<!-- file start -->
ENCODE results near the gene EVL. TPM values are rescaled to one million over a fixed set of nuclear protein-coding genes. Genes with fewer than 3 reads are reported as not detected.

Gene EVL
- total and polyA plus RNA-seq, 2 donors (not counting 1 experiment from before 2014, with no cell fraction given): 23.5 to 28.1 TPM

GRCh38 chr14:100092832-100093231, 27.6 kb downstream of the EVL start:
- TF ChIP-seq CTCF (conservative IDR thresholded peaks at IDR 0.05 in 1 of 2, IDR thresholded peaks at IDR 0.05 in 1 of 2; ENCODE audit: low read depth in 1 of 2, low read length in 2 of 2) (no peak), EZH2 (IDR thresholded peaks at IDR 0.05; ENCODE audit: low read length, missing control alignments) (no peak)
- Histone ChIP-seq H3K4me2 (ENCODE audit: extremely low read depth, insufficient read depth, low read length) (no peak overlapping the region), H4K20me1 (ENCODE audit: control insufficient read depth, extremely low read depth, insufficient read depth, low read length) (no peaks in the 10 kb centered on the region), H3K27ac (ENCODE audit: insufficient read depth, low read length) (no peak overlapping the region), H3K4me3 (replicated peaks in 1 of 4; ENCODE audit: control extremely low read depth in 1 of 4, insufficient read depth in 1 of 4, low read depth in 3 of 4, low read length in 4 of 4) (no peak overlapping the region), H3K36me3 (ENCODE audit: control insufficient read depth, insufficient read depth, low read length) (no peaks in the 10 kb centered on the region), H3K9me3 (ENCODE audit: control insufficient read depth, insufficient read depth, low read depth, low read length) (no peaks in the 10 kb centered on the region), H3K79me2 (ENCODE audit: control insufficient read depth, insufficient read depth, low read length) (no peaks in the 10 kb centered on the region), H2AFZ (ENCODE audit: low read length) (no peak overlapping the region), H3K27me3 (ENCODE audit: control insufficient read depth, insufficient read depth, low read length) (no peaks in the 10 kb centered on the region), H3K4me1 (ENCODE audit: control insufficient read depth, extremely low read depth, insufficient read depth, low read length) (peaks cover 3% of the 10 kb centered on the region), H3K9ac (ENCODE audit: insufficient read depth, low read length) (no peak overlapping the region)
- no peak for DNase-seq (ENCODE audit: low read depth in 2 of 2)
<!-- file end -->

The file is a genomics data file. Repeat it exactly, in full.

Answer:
ENCODE results near the gene EVL. TPM values are rescaled to one million over a fixed set of nuclear protein-coding genes. Genes with fewer than 3 reads are reported as not detected.

Gene EVL
- total and polyA plus RNA-seq, 2 donors (not counting 1 experiment from before 2014, with no cell fraction given): 23.5 to 28.1 TPM

GRCh38 chr14:100092832-100093231, 27.6 kb downstream of the EVL start:
- TF ChIP-seq CTCF (conservative IDR thresholded peaks at IDR 0.05 in 1 of 2, IDR thresholded peaks at IDR 0.05 in 1 of 2; ENCODE audit: low read depth in 1 of 2, low read length in 2 of 2) (no peak), EZH2 (IDR thresholded peaks at IDR 0.05; ENCODE audit: low read length, missing control alignments) (no peak)
- Histone ChIP-seq H3K4me2 (ENCODE audit: extremely low read depth, insufficient read depth, low read length) (no peak overlapping the region), H4K20me1 (ENCODE audit: control insufficient read depth, extremely low read depth, insufficient read depth, low read length) (no peaks in the 10 kb centered on the region), H3K27ac (ENCODE audit: insufficient read depth, low read length) (no peak overlapping the region), H3K4me3 (replicated peaks in 1 of 4; ENCODE audit: control extremely low read depth in 1 of 4, insufficient read depth in 1 of 4, low read depth in 3 of 4, low read length in 4 of 4) (no peak overlapping the region), H3K36me3 (ENCODE audit: control insufficient read depth, insufficient read depth, low read length) (no peaks in the 10 kb centered on the region), H3K9me3 (ENCODE audit: control insufficient read depth, insufficient read depth, low read depth, low read length) (no peaks in the 10 kb centered on the region), H3K79me2 (ENCODE audit: control insufficient read depth, insufficient read depth, low read length) (no peaks in the 10 kb centered on the region), H2AFZ (ENCODE audit: low read length) (no peak overlapping the region), H3K27me3 (ENCODE audit: control insufficient read depth, insufficient read depth, low read length) (no peaks in the 10 kb centered on the region), H3K4me1 (ENCODE audit: control insufficient read depth, extremely low read depth, insufficient read depth, low read length) (peaks cover 3% of the 10 kb centered on the region), H3K9ac (ENCODE audit: insufficient read depth, low read length) (no peak overlapping the region)
- no peak for DNase-seq (ENCODE audit: low read depth in 2 of 2)